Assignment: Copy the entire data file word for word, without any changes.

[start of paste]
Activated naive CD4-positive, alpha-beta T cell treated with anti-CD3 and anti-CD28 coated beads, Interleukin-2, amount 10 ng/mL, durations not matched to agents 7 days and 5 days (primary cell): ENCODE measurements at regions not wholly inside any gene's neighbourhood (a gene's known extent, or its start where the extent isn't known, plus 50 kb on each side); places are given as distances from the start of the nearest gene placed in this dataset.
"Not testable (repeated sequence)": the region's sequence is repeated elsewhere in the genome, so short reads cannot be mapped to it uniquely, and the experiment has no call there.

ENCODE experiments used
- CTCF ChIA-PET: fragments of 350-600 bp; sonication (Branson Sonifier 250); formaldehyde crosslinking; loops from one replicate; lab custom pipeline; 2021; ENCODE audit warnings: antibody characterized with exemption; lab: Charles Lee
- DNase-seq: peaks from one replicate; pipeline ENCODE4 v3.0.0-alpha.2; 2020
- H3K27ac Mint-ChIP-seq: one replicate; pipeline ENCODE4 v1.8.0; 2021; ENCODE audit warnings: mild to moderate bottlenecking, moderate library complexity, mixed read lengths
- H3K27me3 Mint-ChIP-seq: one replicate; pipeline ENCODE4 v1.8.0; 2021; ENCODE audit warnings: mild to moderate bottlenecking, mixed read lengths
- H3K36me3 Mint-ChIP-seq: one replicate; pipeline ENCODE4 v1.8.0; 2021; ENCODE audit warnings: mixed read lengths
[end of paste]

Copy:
Activated naive CD4-positive, alpha-beta T cell treated with anti-CD3 and anti-CD28 coated beads, Interleukin-2, amount 10 ng/mL, durations not matched to agents 7 days and 5 days (primary cell): ENCODE measurements at regions not wholly inside any gene's neighbourhood (a gene's known extent, or its start where the extent isn't known, plus 50 kb on each side); places are given as distances from the start of the nearest gene placed in this dataset.
"Not testable (repeated sequence)": the region's sequence is repeated elsewhere in the genome, so short reads cannot be mapped to it uniquely, and the experiment has no call there.

ENCODE experiments used
- CTCF ChIA-PET: fragments of 350-600 bp; sonication (Branson Sonifier 250); formaldehyde crosslinking; loops from one replicate; lab custom pipeline; 2021; ENCODE audit warnings: antibody characterized with exemption; lab: Charles Lee
- DNase-seq: peaks from one replicate; pipeline ENCODE4 v3.0.0-alpha.2; 2020
- H3K27ac Mint-ChIP-seq: one replicate; pipeline ENCODE4 v1.8.0; 2021; ENCODE audit warnings: mild to moderate bottlenecking, moderate library complexity, mixed read lengths
- H3K27me3 Mint-ChIP-seq: one replicate; pipeline ENCODE4 v1.8.0; 2021; ENCODE audit warnings: mild to moderate bottlenecking, mixed read lengths
- H3K36me3 Mint-ChIP-seq: one replicate; pipeline ENCODE4 v1.8.0; 2021; ENCODE audit warnings: mixed read lengths